A server for indexing data in decentralized applications
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README.md

radiks-server

radiks.js

Introduction

Radiks-server is a pre-built server to index and serve data that lives in decentralized services. Specifically, it is built to index data that is stored in Gaia, and created using the front-end companion library, radiks.js.

Because Gaia is just a key-value store, many applications end up needing to store an 'index' of all underlying data, in order to query it in a performant and flexible way.

Privacy

Radiks is designed to store highly private information. Because radiks.js encrypts all sensitive data before it ever leaves the client, this server ends up being a 'dumb' database that simply stores all encrypted data in an easily-queryable format.

This means that the server is only able to return queries for unencrypted data. Radiks.js is designed to be able to query for non-private information, and then decrypt the sensitive information on the client.

Multi-user scenarios

Many decentralized apps include publicly sharable information that is created with the intent of sharing that data with the world. In these situations, you want to be able to query across all user's data, using complicated queries like text search, joins, and filters.

For example, consider a Twitter-clone app. You have many different users creating their own tweets, and those tweets are stored in their own storage backends. This ensures that the user has full control and ownership of their data. You still need a central server to keep track of everyone's tweets, so that you can serve combined timelines and perform searches. Radiks-server excels in this scenario.

Authorization

Although Radiks-server is mostly a 'dumb' database that stores an index of decentralized data, there are specific authorization rules that only allow writes with the correct demonstration that the user owns the data they're writing.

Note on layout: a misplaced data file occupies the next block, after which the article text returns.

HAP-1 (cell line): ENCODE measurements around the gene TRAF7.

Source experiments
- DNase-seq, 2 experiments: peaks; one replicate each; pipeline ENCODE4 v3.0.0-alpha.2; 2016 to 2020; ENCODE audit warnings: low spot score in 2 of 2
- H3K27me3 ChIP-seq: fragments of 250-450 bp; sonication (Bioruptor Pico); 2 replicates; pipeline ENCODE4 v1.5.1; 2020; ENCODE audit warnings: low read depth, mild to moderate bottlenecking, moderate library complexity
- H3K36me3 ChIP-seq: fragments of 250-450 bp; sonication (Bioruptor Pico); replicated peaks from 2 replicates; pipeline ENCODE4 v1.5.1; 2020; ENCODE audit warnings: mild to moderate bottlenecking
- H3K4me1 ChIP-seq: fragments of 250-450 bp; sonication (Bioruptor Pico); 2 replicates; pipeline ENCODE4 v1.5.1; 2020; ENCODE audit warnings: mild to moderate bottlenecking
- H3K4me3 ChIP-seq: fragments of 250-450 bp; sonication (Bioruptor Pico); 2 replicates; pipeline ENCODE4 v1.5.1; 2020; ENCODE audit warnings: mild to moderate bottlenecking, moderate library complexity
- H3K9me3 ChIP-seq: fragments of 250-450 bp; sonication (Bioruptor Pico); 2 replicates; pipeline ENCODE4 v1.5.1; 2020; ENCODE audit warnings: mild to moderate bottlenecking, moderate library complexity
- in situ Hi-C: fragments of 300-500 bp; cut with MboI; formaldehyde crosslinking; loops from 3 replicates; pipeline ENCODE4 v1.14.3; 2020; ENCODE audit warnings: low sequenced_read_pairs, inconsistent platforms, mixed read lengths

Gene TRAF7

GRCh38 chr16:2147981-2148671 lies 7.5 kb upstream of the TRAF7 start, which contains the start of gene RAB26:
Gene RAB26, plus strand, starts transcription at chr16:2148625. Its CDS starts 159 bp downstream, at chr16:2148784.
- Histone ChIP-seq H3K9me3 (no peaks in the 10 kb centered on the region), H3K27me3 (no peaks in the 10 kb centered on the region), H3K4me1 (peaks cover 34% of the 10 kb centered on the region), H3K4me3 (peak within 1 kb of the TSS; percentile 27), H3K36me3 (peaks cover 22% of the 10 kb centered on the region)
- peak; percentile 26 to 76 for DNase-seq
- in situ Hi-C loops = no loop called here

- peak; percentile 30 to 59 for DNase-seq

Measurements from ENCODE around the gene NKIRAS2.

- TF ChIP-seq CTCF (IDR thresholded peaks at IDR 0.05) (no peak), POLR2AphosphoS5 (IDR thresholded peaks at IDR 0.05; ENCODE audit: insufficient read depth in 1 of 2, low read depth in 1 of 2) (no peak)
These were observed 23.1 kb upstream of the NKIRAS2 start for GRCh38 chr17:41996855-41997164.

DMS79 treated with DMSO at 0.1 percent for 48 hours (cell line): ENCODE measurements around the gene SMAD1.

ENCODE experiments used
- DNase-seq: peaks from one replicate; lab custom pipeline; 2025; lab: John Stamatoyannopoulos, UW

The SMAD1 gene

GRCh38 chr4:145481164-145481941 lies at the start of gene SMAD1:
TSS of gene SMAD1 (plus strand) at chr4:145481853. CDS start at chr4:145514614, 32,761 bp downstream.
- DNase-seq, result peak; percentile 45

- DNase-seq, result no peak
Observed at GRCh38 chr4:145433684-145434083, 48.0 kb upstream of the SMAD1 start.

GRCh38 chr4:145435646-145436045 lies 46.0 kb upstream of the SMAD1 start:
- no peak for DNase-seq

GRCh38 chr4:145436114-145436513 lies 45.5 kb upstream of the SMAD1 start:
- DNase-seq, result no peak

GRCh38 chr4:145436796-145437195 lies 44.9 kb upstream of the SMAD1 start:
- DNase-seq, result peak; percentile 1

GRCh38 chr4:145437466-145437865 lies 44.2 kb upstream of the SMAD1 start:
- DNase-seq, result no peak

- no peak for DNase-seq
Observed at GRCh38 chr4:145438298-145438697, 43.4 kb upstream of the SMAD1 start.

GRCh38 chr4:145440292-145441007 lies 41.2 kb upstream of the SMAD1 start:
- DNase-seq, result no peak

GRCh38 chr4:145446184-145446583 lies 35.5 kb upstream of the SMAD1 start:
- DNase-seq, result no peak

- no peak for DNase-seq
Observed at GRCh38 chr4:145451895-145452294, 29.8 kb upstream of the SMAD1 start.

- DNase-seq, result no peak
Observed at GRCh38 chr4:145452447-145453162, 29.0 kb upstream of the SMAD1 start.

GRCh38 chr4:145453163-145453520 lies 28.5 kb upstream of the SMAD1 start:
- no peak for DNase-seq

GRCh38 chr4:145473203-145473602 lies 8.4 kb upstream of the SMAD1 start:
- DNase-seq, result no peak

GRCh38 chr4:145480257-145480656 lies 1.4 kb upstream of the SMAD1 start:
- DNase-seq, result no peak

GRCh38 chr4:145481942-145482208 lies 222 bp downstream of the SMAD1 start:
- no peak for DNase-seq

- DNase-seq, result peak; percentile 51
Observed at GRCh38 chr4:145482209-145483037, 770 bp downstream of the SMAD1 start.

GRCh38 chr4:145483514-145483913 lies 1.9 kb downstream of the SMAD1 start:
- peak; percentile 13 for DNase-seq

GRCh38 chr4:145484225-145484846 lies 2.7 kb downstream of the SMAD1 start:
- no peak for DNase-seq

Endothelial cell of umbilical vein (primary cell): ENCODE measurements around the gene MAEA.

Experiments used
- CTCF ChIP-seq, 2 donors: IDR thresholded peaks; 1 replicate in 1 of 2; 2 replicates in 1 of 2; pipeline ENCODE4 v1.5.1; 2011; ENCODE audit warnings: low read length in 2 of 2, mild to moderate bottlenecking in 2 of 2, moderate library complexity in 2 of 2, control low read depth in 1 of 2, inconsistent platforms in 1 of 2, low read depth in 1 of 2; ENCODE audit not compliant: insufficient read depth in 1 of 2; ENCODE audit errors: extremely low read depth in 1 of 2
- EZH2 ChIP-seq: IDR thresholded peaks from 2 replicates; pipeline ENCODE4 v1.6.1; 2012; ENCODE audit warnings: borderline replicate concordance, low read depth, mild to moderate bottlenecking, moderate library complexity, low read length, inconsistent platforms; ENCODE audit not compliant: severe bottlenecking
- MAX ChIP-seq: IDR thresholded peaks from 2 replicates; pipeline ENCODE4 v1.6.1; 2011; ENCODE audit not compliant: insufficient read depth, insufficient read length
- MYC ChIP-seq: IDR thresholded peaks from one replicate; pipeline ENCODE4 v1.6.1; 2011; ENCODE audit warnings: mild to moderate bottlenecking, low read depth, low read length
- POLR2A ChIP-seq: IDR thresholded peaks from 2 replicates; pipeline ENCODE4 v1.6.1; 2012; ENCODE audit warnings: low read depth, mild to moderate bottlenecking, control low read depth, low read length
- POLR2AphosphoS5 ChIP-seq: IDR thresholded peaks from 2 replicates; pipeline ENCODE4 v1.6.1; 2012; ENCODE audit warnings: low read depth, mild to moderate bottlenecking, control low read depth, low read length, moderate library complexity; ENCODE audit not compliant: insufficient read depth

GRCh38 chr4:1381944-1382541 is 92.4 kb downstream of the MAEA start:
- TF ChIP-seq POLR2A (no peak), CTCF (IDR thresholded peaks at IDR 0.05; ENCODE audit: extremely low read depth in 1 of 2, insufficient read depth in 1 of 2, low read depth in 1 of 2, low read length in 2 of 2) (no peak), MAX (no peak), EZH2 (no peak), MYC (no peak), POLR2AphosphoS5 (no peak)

Radiks.js creates and manages 'signing keys' that it uses to sign all writes that a user performs. Radiks-server is aware of this mechanism, and validates all signatures before performing a write. This guarantees that a user is not able to over-write a different user's data.

Radiks-server also is built to support writes in a collaborative, but private, situation. For example, consider a collaborative document editing application, where users can create 'organizations' and invite users to that organization. All users in that organization have read and write priveleges to data related to that organization. These organizations have single 'shared key' that is used to sign and encrypt data. When an organization administrator needs to remove a user from the group, they'll revoke a previous key and create a new one. Radiks is aware of these relationships, and will only support writes that are signed with the current active key related to a group.

Usage

Radiks-server is a node.js application that uses MongoDB as an underlying database. In the future, Radiks-server will support various different databases, but right now only MongoDB is supported.

To install and run MongoDB, visit their download page. You can also download MongoDB using your favorite package manager. On Mac OS, homebrew is recommended.

Built-in CLI Server

The easiest way to run radiks-server is to use the pre-packaged node.js server that is included with this npm package. To use it, first install radiks-server:

npm install -g radiks-server
# or, if you use yarn
yarn global add radiks-server

After installing, you can simply run radiks-server in the command line to start a server. It defaults to running on port 1260, but you can use the PORT environment variable to modify this.